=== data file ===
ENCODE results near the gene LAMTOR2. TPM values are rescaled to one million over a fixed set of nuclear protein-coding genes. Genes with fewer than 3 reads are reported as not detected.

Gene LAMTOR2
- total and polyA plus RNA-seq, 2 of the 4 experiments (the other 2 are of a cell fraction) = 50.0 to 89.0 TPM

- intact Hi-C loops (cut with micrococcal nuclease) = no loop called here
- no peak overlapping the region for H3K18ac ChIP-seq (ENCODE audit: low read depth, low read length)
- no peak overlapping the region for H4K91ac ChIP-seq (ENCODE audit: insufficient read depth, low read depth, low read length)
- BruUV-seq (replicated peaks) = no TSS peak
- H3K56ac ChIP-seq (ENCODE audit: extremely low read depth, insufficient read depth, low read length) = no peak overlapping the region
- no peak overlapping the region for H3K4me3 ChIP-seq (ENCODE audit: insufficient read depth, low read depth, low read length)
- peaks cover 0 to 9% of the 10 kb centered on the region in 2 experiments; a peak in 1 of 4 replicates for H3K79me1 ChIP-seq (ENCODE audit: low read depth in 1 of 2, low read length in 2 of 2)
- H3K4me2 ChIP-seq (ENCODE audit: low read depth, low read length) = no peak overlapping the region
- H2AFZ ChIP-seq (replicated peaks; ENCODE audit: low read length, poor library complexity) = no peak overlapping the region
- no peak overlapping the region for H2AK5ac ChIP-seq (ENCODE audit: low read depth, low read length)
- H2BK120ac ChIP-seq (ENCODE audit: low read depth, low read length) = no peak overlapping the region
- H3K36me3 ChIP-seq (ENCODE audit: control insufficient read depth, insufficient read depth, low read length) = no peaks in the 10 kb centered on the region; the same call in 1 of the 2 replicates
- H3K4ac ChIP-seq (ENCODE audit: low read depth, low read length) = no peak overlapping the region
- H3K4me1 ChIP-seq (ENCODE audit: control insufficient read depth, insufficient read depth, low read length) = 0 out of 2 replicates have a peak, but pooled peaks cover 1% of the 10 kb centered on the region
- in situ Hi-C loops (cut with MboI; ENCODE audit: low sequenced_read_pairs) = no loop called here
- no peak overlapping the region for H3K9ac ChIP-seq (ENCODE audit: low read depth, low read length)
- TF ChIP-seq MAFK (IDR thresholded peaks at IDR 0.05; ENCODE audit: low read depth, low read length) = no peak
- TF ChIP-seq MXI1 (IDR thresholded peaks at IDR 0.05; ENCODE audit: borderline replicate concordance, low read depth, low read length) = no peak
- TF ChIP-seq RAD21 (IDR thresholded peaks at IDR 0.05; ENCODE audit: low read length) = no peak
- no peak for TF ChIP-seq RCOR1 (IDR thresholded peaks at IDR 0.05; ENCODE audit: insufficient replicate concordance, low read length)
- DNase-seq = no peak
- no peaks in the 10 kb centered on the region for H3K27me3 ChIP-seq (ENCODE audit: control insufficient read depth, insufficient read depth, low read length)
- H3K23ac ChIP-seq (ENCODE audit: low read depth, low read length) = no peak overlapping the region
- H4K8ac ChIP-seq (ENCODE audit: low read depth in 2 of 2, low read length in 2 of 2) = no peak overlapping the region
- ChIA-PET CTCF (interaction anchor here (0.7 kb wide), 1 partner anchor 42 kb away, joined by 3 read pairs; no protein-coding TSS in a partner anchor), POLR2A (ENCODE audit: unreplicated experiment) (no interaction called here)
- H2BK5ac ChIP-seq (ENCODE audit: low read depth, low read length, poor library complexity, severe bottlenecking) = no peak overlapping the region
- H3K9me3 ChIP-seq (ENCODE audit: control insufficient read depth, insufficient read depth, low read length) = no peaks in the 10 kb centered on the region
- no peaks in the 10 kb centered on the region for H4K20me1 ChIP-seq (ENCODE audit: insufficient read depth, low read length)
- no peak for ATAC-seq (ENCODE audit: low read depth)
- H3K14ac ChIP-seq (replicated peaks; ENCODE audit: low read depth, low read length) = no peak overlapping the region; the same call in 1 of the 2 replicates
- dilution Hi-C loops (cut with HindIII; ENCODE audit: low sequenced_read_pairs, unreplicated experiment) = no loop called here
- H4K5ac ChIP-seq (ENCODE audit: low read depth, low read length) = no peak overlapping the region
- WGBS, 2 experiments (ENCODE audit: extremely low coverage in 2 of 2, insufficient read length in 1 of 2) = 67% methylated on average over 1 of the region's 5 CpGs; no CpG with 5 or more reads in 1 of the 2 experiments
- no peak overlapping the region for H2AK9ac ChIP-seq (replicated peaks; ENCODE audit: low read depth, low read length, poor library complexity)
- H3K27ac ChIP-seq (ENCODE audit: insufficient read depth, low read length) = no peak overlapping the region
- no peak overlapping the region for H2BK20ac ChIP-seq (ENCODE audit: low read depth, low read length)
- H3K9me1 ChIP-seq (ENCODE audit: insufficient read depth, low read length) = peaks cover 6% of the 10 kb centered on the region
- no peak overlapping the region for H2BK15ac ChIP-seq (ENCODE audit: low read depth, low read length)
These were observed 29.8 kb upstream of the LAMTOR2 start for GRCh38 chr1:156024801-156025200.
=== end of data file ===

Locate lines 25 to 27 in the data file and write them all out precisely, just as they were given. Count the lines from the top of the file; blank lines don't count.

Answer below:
- no peaks in the 10 kb centered on the region for H3K27me3 ChIP-seq (ENCODE audit: control insufficient read depth, insufficient read depth, low read length)
- H3K23ac ChIP-seq (ENCODE audit: low read depth, low read length) = no peak overlapping the region
- H4K8ac ChIP-seq (ENCODE audit: low read depth in 2 of 2, low read length in 2 of 2) = no peak overlapping the region